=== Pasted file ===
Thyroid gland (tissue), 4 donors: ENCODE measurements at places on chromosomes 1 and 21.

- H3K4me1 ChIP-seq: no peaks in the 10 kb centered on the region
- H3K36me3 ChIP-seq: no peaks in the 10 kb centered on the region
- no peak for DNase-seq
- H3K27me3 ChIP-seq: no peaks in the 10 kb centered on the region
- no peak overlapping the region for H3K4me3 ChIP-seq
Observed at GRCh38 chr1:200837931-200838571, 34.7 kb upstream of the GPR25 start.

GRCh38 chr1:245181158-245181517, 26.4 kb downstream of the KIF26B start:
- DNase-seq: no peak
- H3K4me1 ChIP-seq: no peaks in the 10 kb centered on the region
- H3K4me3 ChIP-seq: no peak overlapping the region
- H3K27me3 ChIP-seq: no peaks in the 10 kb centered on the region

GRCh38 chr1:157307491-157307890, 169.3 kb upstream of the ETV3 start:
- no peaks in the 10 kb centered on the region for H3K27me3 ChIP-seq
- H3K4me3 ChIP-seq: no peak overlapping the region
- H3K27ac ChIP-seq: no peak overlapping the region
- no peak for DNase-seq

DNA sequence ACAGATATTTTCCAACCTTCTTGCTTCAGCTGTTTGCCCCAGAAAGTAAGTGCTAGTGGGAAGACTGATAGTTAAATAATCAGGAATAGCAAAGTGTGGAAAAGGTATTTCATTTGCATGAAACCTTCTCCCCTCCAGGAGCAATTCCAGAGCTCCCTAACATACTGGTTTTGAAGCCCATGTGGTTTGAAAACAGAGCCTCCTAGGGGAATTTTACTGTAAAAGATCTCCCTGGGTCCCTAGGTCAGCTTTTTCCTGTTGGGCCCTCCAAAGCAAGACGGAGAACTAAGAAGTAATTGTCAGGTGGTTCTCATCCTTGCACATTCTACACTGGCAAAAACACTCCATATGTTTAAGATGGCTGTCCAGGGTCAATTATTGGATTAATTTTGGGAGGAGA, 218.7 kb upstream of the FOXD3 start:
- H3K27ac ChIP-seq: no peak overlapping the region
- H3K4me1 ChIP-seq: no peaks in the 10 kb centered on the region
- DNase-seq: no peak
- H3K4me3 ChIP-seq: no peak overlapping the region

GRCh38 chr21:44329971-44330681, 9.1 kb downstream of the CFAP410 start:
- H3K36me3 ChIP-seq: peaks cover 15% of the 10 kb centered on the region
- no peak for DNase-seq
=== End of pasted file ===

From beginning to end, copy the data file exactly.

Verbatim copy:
Thyroid gland (tissue), 4 donors: ENCODE measurements at places on chromosomes 1 and 21.

- H3K4me1 ChIP-seq: no peaks in the 10 kb centered on the region
- H3K36me3 ChIP-seq: no peaks in the 10 kb centered on the region
- no peak for DNase-seq
- H3K27me3 ChIP-seq: no peaks in the 10 kb centered on the region
- no peak overlapping the region for H3K4me3 ChIP-seq
Observed at GRCh38 chr1:200837931-200838571, 34.7 kb upstream of the GPR25 start.

GRCh38 chr1:245181158-245181517, 26.4 kb downstream of the KIF26B start:
- DNase-seq: no peak
- H3K4me1 ChIP-seq: no peaks in the 10 kb centered on the region
- H3K4me3 ChIP-seq: no peak overlapping the region
- H3K27me3 ChIP-seq: no peaks in the 10 kb centered on the region

GRCh38 chr1:157307491-157307890, 169.3 kb upstream of the ETV3 start:
- no peaks in the 10 kb centered on the region for H3K27me3 ChIP-seq
- H3K4me3 ChIP-seq: no peak overlapping the region
- H3K27ac ChIP-seq: no peak overlapping the region
- no peak for DNase-seq

DNA sequence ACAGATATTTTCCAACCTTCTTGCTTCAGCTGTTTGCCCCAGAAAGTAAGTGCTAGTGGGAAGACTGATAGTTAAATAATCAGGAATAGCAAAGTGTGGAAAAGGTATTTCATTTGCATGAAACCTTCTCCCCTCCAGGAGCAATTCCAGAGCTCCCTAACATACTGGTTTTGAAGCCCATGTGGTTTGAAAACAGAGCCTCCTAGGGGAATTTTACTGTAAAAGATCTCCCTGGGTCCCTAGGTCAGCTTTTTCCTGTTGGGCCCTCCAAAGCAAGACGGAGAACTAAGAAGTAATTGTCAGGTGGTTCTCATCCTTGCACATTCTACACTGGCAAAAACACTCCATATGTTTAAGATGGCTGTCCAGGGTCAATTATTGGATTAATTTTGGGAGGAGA, 218.7 kb upstream of the FOXD3 start:
- H3K27ac ChIP-seq: no peak overlapping the region
- H3K4me1 ChIP-seq: no peaks in the 10 kb centered on the region
- DNase-seq: no peak
- H3K4me3 ChIP-seq: no peak overlapping the region

GRCh38 chr21:44329971-44330681, 9.1 kb downstream of the CFAP410 start:
- H3K36me3 ChIP-seq: peaks cover 15% of the 10 kb centered on the region
- no peak for DNase-seq